By Joe Carter, The Gospel Coalition.
How diverse are America’s religious groups and denominations? Pew Research recently attempted to answer that question and provides the data in a handy infographic:
The graphic seems to show at a glance that some denominations, such as the Seventh-Day Adventist, include a relatively balanced mix of racial and ethnic groups, while others, such as the National Baptist Convention, are racially and ethnically homogenous. But the chart doesn’t tell us as much about diversity in denominations as it might appear. And it would be a mistake to use such data to make assumptions about what levels of diversity there should be in America’s denominations.
Before we examine those claims, let’s clarify what an average or baseline level of diversity would presumably look like. The most obvious standard, and the one many people implicitly use, is what we could call a “census quota”—each racial and ethnic group should be represented within denominations in percentages that correspond to their representation in the broader U.S.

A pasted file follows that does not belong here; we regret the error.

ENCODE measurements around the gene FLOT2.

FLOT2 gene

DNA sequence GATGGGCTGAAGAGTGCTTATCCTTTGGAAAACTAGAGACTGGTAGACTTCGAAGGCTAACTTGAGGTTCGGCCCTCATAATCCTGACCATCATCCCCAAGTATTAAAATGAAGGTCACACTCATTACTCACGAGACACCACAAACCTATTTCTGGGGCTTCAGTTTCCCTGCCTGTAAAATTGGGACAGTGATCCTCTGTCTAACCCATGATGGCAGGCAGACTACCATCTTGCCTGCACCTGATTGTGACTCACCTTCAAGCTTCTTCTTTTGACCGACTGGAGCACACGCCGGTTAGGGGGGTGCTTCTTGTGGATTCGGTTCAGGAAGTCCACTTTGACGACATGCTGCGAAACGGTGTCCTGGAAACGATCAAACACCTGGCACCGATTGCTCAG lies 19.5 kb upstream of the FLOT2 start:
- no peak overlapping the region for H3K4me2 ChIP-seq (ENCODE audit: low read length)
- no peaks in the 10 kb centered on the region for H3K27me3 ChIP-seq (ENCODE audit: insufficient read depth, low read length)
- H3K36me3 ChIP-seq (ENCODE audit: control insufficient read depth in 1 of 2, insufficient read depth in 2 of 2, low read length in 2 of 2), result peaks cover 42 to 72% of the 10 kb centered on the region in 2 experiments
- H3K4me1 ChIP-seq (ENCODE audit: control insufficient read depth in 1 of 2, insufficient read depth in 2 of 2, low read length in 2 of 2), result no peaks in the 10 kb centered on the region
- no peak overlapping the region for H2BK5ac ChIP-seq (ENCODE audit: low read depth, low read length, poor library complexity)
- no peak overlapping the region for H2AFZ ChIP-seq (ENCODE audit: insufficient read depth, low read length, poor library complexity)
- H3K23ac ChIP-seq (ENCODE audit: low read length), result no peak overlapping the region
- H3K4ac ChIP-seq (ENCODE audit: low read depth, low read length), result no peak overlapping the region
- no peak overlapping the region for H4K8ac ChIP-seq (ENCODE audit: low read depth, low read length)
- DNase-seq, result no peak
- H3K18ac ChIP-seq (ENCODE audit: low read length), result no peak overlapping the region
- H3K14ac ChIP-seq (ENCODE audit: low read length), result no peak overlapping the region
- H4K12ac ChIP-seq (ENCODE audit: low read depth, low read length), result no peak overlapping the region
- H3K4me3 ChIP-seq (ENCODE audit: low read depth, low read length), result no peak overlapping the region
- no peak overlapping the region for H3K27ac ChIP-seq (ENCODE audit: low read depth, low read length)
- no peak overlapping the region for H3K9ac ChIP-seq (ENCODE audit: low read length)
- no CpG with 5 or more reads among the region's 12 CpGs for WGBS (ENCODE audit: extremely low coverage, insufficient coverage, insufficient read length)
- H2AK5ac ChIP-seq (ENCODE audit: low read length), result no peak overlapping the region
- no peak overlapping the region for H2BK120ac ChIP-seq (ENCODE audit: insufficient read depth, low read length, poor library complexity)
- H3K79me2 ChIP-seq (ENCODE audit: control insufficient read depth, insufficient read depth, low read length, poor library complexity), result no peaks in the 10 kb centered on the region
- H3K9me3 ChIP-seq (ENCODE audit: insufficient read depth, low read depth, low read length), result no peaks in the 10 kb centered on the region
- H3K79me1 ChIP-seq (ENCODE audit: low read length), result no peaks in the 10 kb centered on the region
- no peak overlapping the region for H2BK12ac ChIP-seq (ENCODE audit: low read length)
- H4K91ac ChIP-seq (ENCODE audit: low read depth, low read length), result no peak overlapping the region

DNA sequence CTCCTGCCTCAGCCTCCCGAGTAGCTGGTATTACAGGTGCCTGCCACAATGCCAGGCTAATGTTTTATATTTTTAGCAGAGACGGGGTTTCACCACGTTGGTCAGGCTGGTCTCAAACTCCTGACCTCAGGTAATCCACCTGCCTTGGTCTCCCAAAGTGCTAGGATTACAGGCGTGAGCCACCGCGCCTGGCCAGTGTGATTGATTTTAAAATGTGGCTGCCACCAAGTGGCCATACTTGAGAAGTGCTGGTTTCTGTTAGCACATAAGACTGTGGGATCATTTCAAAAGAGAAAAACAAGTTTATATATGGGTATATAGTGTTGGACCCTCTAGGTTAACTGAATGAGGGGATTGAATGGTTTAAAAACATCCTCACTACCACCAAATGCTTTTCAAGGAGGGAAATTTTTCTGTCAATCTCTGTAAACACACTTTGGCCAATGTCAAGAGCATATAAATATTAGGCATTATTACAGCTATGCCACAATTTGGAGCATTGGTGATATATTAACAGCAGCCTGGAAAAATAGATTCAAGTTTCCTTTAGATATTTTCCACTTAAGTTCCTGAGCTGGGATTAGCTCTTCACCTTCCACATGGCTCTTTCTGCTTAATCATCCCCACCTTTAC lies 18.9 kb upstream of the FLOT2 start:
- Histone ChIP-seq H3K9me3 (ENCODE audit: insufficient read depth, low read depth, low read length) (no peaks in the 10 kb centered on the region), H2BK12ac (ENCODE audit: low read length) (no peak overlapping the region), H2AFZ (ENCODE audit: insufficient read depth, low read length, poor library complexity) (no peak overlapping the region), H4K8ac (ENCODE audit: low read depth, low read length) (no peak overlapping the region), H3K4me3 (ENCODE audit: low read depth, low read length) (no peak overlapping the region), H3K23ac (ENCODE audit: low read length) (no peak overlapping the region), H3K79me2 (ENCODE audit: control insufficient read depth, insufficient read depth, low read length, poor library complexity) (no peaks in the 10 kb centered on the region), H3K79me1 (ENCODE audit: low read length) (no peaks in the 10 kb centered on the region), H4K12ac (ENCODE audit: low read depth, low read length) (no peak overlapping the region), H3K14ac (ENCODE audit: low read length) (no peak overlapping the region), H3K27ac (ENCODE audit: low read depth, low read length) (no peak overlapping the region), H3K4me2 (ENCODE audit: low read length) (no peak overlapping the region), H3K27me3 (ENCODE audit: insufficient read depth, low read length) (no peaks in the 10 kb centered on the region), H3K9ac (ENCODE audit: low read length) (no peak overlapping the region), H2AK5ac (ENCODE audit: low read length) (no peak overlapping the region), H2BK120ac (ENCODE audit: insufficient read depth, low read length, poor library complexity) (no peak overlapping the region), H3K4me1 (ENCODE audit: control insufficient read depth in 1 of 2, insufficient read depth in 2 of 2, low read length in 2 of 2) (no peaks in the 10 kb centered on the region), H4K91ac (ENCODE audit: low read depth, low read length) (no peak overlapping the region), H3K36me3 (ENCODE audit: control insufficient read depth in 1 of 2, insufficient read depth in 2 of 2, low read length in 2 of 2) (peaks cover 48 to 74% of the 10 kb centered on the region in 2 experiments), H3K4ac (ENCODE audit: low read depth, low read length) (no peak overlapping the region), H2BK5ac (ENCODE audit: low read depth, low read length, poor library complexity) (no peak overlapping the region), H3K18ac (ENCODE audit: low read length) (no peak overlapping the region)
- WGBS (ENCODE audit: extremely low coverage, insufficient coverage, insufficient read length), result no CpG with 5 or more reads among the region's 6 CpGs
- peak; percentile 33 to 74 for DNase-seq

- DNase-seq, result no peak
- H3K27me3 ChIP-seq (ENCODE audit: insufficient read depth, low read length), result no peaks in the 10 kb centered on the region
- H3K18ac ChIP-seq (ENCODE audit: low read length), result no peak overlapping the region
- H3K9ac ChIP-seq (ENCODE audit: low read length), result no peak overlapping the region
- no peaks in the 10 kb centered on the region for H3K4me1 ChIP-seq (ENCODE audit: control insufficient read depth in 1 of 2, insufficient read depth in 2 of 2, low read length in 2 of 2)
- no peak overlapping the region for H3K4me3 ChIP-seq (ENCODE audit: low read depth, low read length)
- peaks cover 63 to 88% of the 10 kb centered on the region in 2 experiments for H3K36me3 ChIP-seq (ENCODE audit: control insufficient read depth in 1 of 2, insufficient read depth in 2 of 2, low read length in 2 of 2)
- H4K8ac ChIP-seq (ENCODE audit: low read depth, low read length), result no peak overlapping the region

According to Pew Research, those percentages for all U.S. adults are: White (non-Latino), 66 percent; Black, 12 percent; Latino, 15 percent; Asian, 4 percent; Mix/Other, 4 percent. Based on the census quota standard, the Churches of Christ would have the closest to the “ideal” level of diversity. No other group even comes close to having such a preferred “balance.”
We might assume that when it comes to diversity the Churches of Christ are doing something right and everyone else is doing something wrong. And that may well be the case. But it’s more likely that we are simply using the flawed method of measurement.
Related article from Pew Research Center: The most and least racially diverse U.S. religious groups